Party congress of the Greens: Baerbock and Habeck step down – politics

It was supposed to be a joint speech and a choreography that nobody should miss out on. Always taking turns, the two leaders of the Greens wanted to say goodbye to the party leadership. And by no means should the impression be given that one is more important than the other.

Friday evening in the Berlin Velodrom, the cycling hall should be the backdrop for a green skinning. The Greens have come together here for the party conference, or to be more precise: there are a few well-known Green faces in the hall – Claudia Roth, Cem Özdemir, Annalena Baerbock, Robert Habeck. Most of the more than 800 delegates are sitting at home in front of the screen at this digital gathering, which must be considered a turning point.

Annalena Baerbock and Robert Habeck are no longer running as party leaders because they have ministerial posts. Her successors will be appointed on Saturday: The previous vice party leader and social politician Ricarda Lang is considered an ambassador for the next generation of green people and someone who could rock the hall – if she were in the hall. But it’s not long because of a corona infection. She will give her application speech at home in front of the screen. The second party leader to be elected is the foreign and domestic politician Omid Nouripour, who, in addition to a robust political aggressiveness, has 16 years of experience in the Bundestag.

A green force field begins to shift, the only question is: where exactly? At the start of the party conference, it is Baerbock and Habeck who speak, they appear on the stage together. It will be the last time that you will stand side by side as party chairmen, says Habeck. The fact that the hall was so empty and “aseptic” was “kind of sad”. Baerbock says thank you for “four great years together.” What then comes, however, is not so gloomy, but a paean to political compromise.

The Economics Minister speaks. And the foreign minister

“It’s not a farewell, it’s not the end of an era either,” says Robert Habeck. It is now beginning “simply a new act”. Habeck then embarks on a hasty ride that takes him from the taxonomy debate to KfW loans and from wind turbines on the doorstep to high energy prices. Yes, some things hurt, says Habeck, but the idea that governing hurts the Greens is nonsensical. “Oh dear, oh dear, reality” is not a political position. “Good compromises make good politics.” Habeck, it cannot be ignored, has long since shed the role of party leader. The Economics Minister speaks.

Annalena Baerbock is thematically a little broader, coming from the government’s family policy reform projects to her work as foreign minister, in which little is still the way the Greens once thought of it. Climate foreign policy, feminist foreign policy, all important goals, she says. But reality, the threatening situation in the east of the EU, makes new demands. “We stand with Ukraine on security, defense, but above all on maintaining economic stability,” says Baerbock. Reality comes first, that is.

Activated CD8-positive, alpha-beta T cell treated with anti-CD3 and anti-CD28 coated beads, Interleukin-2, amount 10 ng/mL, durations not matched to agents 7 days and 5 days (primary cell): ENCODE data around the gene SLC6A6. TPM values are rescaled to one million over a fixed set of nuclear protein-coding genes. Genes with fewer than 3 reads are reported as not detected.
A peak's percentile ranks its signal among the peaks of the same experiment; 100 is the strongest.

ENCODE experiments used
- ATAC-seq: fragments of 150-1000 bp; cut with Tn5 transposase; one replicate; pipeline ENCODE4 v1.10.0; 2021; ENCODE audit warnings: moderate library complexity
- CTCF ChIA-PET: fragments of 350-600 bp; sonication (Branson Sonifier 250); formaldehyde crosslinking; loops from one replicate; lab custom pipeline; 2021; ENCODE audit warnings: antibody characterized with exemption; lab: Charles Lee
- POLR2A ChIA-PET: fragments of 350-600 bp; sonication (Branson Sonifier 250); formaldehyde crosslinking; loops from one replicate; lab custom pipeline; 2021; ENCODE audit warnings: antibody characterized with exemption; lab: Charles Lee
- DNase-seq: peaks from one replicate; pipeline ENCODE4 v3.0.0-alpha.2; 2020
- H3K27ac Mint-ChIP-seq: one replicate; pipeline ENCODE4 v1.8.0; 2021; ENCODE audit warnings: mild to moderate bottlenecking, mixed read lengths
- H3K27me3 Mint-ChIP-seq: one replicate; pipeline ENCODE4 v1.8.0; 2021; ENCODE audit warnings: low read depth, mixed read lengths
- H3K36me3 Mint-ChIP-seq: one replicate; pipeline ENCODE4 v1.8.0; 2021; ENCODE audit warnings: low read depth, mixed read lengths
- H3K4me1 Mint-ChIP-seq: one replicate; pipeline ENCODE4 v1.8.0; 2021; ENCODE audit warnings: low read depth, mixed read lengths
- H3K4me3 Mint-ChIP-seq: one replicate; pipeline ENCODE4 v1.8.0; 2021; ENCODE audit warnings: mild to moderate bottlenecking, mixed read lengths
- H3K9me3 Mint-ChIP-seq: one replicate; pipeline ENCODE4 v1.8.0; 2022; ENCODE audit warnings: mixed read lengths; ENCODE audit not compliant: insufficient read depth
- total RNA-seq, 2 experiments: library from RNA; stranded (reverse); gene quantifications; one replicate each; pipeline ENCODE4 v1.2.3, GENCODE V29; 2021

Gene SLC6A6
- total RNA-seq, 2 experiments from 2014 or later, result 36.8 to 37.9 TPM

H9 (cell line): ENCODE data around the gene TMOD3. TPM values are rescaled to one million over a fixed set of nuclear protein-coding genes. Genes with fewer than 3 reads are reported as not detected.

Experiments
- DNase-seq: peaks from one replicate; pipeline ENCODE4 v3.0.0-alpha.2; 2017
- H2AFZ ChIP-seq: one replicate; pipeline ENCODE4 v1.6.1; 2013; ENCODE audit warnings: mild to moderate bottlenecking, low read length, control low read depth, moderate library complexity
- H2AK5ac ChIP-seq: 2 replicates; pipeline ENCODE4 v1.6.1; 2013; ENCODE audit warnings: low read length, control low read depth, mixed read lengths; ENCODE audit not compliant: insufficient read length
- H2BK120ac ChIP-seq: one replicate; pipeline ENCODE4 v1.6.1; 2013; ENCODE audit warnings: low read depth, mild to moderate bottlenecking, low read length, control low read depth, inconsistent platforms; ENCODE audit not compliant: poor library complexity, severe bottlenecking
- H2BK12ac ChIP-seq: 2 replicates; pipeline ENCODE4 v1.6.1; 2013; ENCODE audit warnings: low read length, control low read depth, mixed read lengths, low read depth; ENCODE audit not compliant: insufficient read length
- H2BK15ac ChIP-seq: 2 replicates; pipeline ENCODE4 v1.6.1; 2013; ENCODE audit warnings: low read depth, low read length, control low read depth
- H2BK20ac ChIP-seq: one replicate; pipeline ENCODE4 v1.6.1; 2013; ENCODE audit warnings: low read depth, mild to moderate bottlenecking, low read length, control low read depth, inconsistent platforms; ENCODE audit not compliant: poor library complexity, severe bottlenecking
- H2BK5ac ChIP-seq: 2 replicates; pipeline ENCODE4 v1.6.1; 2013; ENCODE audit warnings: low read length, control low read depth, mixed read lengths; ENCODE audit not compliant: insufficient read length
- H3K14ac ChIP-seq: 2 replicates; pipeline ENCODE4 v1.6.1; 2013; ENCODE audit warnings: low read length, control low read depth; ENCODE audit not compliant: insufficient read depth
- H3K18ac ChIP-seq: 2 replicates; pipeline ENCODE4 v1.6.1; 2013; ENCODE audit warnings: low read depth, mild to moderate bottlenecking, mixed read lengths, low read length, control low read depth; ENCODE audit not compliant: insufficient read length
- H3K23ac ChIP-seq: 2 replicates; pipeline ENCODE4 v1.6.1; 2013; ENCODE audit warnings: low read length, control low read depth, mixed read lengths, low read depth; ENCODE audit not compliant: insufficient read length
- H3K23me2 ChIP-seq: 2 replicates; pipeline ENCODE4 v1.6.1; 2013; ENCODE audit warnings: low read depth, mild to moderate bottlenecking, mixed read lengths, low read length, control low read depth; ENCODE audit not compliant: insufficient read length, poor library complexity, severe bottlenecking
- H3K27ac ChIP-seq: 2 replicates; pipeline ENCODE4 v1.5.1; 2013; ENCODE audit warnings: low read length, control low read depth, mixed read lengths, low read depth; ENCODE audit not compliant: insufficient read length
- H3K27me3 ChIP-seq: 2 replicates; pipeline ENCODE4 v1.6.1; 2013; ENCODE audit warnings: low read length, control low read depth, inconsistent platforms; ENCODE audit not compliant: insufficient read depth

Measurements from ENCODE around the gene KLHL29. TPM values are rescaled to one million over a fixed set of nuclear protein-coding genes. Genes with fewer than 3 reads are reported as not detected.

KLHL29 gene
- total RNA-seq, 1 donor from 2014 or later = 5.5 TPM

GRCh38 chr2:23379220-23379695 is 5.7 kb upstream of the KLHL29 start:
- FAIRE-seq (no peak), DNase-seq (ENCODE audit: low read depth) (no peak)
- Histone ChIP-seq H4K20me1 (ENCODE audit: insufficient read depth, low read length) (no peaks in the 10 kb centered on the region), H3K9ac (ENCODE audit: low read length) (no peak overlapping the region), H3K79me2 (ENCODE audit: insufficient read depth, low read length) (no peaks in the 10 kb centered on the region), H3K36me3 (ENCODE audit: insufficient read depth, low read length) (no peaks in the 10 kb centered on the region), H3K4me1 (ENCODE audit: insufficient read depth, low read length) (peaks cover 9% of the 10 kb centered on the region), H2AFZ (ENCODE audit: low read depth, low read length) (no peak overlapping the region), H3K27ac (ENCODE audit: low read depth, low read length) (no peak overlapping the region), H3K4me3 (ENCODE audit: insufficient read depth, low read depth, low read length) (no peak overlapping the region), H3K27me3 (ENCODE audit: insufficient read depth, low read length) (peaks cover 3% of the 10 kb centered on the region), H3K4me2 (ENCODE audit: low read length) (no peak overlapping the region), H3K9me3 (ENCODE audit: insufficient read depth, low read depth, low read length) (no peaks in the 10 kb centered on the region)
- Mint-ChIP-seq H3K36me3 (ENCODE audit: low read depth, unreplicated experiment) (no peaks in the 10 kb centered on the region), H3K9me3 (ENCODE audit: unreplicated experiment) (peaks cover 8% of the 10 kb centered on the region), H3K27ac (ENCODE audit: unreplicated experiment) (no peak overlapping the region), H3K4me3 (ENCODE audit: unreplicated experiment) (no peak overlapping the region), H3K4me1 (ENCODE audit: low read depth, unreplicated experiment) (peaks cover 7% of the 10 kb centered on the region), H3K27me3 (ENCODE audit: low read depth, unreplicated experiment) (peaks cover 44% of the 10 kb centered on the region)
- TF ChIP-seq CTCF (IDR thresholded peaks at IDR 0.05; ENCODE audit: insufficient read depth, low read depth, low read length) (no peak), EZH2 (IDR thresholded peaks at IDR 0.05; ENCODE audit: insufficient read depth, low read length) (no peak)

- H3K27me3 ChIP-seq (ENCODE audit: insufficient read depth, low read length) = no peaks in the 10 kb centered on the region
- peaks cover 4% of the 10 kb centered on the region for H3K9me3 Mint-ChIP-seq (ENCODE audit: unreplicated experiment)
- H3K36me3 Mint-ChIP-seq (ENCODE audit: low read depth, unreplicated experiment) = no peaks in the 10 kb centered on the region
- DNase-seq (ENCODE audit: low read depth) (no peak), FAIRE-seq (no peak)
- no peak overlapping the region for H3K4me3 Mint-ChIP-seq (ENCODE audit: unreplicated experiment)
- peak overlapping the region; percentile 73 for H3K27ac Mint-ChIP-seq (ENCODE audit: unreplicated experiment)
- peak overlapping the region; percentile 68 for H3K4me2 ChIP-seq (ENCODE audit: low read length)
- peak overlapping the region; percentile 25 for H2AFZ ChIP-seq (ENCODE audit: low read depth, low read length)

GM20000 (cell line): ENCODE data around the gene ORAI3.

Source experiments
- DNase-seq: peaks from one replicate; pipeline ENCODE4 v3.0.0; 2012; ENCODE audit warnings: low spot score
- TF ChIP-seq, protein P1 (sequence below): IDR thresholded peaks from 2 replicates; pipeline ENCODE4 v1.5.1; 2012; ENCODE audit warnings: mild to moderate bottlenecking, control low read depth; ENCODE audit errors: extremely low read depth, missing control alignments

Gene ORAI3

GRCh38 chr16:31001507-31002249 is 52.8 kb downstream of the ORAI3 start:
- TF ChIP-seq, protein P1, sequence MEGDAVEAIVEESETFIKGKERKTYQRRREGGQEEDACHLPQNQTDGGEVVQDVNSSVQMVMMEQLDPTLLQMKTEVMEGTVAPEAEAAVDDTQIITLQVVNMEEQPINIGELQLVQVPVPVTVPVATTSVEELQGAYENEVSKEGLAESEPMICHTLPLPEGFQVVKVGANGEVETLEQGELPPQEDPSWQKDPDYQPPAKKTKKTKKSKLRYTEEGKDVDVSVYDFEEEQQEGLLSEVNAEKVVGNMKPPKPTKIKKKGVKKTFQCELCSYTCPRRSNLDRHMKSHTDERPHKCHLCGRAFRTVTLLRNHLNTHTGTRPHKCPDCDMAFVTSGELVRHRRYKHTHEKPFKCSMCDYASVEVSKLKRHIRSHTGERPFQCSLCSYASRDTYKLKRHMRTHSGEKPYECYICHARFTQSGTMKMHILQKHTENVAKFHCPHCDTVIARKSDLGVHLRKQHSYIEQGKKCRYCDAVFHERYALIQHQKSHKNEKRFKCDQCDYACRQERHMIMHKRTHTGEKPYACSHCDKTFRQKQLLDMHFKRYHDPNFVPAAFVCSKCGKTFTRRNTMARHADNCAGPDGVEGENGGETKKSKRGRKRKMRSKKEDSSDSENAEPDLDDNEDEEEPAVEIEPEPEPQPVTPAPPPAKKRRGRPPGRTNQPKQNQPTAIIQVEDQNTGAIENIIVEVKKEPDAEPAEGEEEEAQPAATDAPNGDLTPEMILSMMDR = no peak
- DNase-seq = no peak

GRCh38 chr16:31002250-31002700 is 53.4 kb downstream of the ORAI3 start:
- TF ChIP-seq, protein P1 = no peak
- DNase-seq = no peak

The foreign minister and even more so the vice chancellor, who is gaining in importance as the green coordinator, are likely to remain the center of power in the party. No one knows where the new party leaders Lang and Nouripour will stand in the structure. The party could become a think tank, a source of ideas that goes beyond daily government action, Lang has announced. But the faction leaders in the Bundestag, Britta Haßelmann and Katharina Dröge, also see themselves in the inner circle of power. Of course, the Green ministers “are perceived most in public,” said Dröge. “But we will lead as a team, the six of us will do it together.” This can also be understood as a gentle warning.

Winfried Kretschmann was almost the only one to clearly address mistakes

Then the debate began, which was initially characterized by harmony and pride in finally being able to govern again in the federal government. The words of the Green Prime Minister of Baden-Württemberg were all the more striking in this round of joy. Almost as the only one in the early evening, Winfried Kretschmann spoke very clearly about mistakes in the federal election campaign. You wouldn’t be voted employee of the month for such a critical balance sheet, that’s how he started his list. But it is important “to learn from the mistakes we made in the federal election campaign”.

He listed several points, and his criticism culminated in the sentence: “In the election campaign we made ourselves too small.” Kretschmann complained that the party did not focus sufficiently on the issues of economy and work: “As a result, we unintentionally withdrew to the role of a supplementary party and were then perceived as such by the people.” So he demanded that the Greens have to broadcast in the future that they want to set the direction for all important areas of politics. Again he mentioned the economy above all. The party must be “business-friendly, but in our own green way,” Kretschmann demanded.

Related Posts

Leave a Reply

Your email address will not be published.